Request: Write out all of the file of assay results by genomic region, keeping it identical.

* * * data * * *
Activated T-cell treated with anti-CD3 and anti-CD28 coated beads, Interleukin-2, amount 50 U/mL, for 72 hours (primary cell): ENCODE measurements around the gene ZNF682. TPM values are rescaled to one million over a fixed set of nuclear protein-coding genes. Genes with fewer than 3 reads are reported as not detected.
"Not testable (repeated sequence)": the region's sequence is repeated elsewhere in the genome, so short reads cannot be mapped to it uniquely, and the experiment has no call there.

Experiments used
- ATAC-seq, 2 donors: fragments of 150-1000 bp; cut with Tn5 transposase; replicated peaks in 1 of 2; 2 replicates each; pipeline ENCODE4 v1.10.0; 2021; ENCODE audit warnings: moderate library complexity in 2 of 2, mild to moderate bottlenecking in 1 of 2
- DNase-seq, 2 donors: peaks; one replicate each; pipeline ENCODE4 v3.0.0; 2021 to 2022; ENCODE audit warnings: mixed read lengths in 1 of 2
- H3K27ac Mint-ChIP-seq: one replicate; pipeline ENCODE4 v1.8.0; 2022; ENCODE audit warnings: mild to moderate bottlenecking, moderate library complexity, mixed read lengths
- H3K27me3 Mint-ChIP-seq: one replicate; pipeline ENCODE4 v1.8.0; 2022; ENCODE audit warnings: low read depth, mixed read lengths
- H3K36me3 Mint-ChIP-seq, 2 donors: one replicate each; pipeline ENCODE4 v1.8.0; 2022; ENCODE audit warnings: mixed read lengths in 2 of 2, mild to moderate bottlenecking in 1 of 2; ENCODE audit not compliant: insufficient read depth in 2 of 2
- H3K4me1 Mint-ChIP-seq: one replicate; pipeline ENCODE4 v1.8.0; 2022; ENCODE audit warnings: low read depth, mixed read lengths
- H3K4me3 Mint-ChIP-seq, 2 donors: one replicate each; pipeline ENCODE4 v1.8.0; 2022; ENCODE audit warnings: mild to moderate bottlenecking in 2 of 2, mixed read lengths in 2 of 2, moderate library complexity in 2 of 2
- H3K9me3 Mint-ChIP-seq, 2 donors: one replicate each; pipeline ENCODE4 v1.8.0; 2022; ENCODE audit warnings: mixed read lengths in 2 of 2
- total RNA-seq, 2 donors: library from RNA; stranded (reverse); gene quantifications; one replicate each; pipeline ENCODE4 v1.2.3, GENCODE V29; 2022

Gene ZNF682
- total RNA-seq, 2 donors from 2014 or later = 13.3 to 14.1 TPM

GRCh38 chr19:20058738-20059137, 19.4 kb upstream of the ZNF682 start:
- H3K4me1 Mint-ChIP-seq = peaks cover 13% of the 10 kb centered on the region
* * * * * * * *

Activated T-cell treated with anti-CD3 and anti-CD28 coated beads, Interleukin-2, amount 50 U/mL, for 72 hours (primary cell): ENCODE measurements around the gene ZNF682. TPM values are rescaled to one million over a fixed set of nuclear protein-coding genes. Genes with fewer than 3 reads are reported as not detected.
"Not testable (repeated sequence)": the region's sequence is repeated elsewhere in the genome, so short reads cannot be mapped to it uniquely, and the experiment has no call there.

Experiments used
- ATAC-seq, 2 donors: fragments of 150-1000 bp; cut with Tn5 transposase; replicated peaks in 1 of 2; 2 replicates each; pipeline ENCODE4 v1.10.0; 2021; ENCODE audit warnings: moderate library complexity in 2 of 2, mild to moderate bottlenecking in 1 of 2
- DNase-seq, 2 donors: peaks; one replicate each; pipeline ENCODE4 v3.0.0; 2021 to 2022; ENCODE audit warnings: mixed read lengths in 1 of 2
- H3K27ac Mint-ChIP-seq: one replicate; pipeline ENCODE4 v1.8.0; 2022; ENCODE audit warnings: mild to moderate bottlenecking, moderate library complexity, mixed read lengths
- H3K27me3 Mint-ChIP-seq: one replicate; pipeline ENCODE4 v1.8.0; 2022; ENCODE audit warnings: low read depth, mixed read lengths
- H3K36me3 Mint-ChIP-seq, 2 donors: one replicate each; pipeline ENCODE4 v1.8.0; 2022; ENCODE audit warnings: mixed read lengths in 2 of 2, mild to moderate bottlenecking in 1 of 2; ENCODE audit not compliant: insufficient read depth in 2 of 2
- H3K4me1 Mint-ChIP-seq: one replicate; pipeline ENCODE4 v1.8.0; 2022; ENCODE audit warnings: low read depth, mixed read lengths
- H3K4me3 Mint-ChIP-seq, 2 donors: one replicate each; pipeline ENCODE4 v1.8.0; 2022; ENCODE audit warnings: mild to moderate bottlenecking in 2 of 2, mixed read lengths in 2 of 2, moderate library complexity in 2 of 2
- H3K9me3 Mint-ChIP-seq, 2 donors: one replicate each; pipeline ENCODE4 v1.8.0; 2022; ENCODE audit warnings: mixed read lengths in 2 of 2
- total RNA-seq, 2 donors: library from RNA; stranded (reverse); gene quantifications; one replicate each; pipeline ENCODE4 v1.2.3, GENCODE V29; 2022

Gene ZNF682
- total RNA-seq, 2 donors from 2014 or later = 13.3 to 14.1 TPM

GRCh38 chr19:20058738-20059137, 19.4 kb upstream of the ZNF682 start:
- H3K4me1 Mint-ChIP-seq = peaks cover 13% of the 10 kb centered on the region